Ticks are not just a problem for humans, but also for our furry friends.
It’s important to know what the signs of a tick or scab on your dog are so you can get them treated as soon as possible.
Ticks are small insects that attach themselves to your dog’s skin, usually on their stomachs or under their armpits.
They can carry diseases such as Lyme disease, Rocky Mountain spotted fever, and ehrlichiosis—all of which can be fatal if left untreated.
How to tell if your dog has a tick or scab?
You can easily tell the difference between ticks and scabs by looking at their legs.
Ticks have eight legs, while scabs have six. If you’re not sure what kind of bug you’re dealing with, take a photo and send it to your veterinarian.
There are many different types of ticks that live in every region of the world, but ticks are most common in areas where there is warm weather and tall grasses or shrubs — places where animals like to hang out.
Ticks don’t just hang out on dogs; they also like rabbits, deer, and other mammals.
These little critters don’t bite humans unless they get on us by accident or we pick them up off a pet or another animal and put them in our mouth (not recommended).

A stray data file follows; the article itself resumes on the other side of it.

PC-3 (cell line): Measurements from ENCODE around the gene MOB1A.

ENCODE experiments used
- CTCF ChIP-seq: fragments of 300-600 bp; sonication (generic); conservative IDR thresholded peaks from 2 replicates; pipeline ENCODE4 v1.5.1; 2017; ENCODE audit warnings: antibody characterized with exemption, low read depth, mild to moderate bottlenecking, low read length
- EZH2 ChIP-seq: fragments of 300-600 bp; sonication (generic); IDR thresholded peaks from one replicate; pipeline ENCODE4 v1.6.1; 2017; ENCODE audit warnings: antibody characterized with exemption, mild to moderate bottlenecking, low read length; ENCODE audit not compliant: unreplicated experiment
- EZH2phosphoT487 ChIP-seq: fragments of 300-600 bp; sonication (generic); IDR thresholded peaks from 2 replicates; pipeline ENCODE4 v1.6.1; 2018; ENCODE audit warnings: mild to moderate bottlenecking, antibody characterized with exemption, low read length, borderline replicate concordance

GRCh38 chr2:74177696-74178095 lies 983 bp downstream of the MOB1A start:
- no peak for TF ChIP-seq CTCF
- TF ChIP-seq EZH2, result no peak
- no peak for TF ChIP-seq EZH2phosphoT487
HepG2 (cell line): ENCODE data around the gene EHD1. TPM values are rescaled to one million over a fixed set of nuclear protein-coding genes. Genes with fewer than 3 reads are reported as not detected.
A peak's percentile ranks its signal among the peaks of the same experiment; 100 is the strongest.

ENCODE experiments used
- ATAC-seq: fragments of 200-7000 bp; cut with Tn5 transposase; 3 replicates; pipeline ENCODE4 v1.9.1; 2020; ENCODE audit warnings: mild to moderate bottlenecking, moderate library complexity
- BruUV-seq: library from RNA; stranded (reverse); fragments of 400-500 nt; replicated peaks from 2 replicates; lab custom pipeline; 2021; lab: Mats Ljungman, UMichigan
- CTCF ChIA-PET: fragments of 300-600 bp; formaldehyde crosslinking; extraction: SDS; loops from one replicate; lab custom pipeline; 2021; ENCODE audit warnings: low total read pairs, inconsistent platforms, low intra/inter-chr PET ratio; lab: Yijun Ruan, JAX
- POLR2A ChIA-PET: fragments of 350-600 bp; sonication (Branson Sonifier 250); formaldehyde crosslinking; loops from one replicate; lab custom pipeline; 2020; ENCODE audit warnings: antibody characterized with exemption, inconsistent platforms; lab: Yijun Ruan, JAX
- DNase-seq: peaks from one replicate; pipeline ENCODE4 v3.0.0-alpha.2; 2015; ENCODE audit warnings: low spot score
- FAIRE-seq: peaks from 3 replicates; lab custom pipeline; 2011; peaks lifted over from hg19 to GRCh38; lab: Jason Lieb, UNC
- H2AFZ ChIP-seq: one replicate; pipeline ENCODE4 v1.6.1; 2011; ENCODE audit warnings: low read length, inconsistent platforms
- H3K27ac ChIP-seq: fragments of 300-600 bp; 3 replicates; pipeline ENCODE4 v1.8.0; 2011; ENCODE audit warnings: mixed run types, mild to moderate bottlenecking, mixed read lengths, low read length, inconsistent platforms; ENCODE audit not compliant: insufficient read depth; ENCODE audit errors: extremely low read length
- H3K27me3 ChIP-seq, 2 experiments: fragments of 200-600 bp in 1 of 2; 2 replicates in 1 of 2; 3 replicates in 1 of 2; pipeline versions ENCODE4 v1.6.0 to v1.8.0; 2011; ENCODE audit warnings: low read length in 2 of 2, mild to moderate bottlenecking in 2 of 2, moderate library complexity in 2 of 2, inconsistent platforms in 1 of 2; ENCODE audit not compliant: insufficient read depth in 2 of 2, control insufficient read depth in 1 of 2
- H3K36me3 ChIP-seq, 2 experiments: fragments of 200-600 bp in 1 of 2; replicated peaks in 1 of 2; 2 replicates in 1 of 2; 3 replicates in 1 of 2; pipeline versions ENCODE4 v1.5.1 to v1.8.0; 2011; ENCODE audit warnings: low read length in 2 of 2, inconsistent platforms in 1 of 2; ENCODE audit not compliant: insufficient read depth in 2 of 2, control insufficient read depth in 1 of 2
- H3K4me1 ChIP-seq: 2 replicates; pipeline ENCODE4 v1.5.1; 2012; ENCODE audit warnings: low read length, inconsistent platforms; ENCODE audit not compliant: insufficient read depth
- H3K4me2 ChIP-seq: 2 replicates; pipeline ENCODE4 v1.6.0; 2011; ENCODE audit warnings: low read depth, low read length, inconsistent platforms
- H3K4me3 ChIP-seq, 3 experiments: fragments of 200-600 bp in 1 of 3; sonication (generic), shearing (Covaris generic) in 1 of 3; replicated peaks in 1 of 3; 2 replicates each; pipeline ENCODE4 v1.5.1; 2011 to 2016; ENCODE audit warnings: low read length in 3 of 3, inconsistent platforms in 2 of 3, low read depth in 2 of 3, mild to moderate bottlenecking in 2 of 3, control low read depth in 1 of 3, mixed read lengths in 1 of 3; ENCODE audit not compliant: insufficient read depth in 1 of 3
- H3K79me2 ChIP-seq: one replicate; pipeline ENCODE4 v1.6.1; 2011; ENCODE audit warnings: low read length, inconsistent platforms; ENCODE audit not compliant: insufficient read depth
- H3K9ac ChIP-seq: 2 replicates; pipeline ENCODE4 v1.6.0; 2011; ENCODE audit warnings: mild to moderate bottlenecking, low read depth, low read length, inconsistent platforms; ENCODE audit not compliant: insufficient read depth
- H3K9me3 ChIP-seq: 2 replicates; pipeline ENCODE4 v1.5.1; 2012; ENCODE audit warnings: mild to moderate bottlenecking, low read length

Can skin grow over a tick?
The answer is yes. Some people think that if they leave a tick on their dog’s skin for a few days, the skin will grow over it and kill it.
This is not true. A tick can live for up to three days if no one removes it from the dog’s body and the tick can cause serious illness or even death if not removed in time.
Can a tick look like a scab?
Ticks and scabs look very similar. So how do you tell them apart? It’s not an easy task.
However, there are some simple ways to figure out what kind of parasite is attached to your dog’s skin.
Ticks vs. Scabs: How to Tell Them Apart
The first step in figuring out whether or not your dog has a tick or a scab is to get a good look at the body part in question.
If you’re lucky, you’ll be able to see the whole bug without any obstruction.
If not, try using tweezers or other tools to gently pull it off and take a closer look (see below).
Once you have a good view of what’s going on, here is the tip for telling ticks from scabs:
Check for legs
Ticks have six legs compared to scabs’ two-four in their front pair and two in their rear pair.
This makes them easy to distinguish from scabs which have only two legs total — one pair at each end of their body (front and back).
So, when you can’t see the tick or scab, there’s really no way to determine if it is either.
Don’t worry, there are some tests that can be done to help you figure out what is going on.
The vet will take a skin biopsy to determine the mite vs tick vs scab.
After that, depending on the findings, they’ll help you treat your dog accordingly.